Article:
A tough lesson for all of us i think. I’m going out on a limb here and saying many of us who use trainer road (especially those who race) enjoy approaching our sport with methodical precision. We like to learn how to make the most of our time, our bodies, our fitness and our motivation. Sometimes racing is fickle, and there is no ‘right move’ until its done. I struggle with this, i go over the race in my head over and over, asking myself why didn’t i just xyz. I’m learning to accept and move on as best i can and stick to the mantra:

I never lose, i either win or I learn. Put another way, theres always another finish line to aim for!

All the best mate!


In another race this would have worked - going all in and being willing to lose is a huge lesson to learn. You need to fully commit to win.

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if you are new to racing, most important is to try things and find/learn your limits. In this specific case, 1k all out was maybe too much, maybe it would have worked if you went at 800 to go. maybe it would have worked if you paces a little better (same kick, but safe some for the final meters). These are all things to test the next time your in a similar situation and build your experience.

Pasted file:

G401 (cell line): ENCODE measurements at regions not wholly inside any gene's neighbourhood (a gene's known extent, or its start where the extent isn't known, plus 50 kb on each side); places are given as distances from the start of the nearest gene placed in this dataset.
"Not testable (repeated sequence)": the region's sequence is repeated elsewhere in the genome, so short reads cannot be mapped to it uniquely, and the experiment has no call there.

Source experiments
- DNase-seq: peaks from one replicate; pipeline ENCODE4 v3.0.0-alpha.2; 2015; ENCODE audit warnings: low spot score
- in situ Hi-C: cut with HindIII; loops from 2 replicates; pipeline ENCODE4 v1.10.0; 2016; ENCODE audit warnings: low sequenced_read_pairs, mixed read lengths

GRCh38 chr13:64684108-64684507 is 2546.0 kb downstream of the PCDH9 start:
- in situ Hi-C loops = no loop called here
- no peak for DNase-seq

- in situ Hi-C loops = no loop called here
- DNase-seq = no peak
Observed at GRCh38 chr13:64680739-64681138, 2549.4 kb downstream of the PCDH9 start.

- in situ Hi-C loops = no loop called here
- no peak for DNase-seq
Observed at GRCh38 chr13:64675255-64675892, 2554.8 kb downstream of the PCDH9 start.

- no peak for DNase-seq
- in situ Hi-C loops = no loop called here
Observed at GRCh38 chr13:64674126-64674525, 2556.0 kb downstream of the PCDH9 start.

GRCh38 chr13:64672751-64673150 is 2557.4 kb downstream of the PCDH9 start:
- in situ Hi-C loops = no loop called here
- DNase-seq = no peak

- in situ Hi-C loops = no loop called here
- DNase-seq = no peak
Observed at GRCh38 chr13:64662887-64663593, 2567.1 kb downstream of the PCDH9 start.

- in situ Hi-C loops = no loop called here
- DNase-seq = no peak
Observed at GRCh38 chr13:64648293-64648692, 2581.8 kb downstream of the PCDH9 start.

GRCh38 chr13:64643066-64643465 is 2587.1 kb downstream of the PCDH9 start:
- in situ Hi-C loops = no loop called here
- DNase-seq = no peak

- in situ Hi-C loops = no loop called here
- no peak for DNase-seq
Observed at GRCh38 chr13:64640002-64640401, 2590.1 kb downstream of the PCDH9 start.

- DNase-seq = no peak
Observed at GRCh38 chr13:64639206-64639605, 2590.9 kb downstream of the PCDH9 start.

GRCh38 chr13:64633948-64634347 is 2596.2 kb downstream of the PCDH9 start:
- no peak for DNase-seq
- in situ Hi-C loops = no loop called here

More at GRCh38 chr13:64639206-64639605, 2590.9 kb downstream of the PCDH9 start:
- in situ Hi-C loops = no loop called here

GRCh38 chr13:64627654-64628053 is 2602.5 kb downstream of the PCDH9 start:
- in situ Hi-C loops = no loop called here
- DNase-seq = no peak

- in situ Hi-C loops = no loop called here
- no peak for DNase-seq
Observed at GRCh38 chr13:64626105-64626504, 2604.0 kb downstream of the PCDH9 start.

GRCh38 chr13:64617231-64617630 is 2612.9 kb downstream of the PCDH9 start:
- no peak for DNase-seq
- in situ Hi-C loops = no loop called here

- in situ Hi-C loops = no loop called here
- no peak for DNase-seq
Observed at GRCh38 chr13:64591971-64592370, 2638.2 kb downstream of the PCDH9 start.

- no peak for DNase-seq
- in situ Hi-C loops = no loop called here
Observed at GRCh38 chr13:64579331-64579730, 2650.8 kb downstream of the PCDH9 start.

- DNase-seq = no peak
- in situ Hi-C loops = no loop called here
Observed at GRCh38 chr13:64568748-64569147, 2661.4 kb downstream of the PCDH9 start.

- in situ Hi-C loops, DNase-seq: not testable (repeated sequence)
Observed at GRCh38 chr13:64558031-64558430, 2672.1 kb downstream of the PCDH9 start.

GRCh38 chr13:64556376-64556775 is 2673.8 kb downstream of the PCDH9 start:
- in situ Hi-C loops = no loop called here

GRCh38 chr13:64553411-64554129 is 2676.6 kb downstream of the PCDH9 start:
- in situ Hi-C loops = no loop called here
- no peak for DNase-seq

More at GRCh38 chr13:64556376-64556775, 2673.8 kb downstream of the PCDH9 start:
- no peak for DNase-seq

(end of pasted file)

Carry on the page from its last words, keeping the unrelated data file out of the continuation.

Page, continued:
For what it’s worth, 1:10 648 watt is pretty nice and more than average for cat 4/5 I assume, I’m not from the USA, but my 1 minute power pr is way lower and I think my FTP (not skills and tactics as I’m not a crit racer) or w/kg is enough for a higher cat at 300/4w/kg, but maybe I’m wrong :slight_smile:

This. If you felt good - so did a lot of others. In lower category races there are no tactics - just chaos and random decisions by others in the bunch.

“Age and treachery will overcome youth and skill”, and there is always at least 1 masters racer to remind us of this fact in every bunch.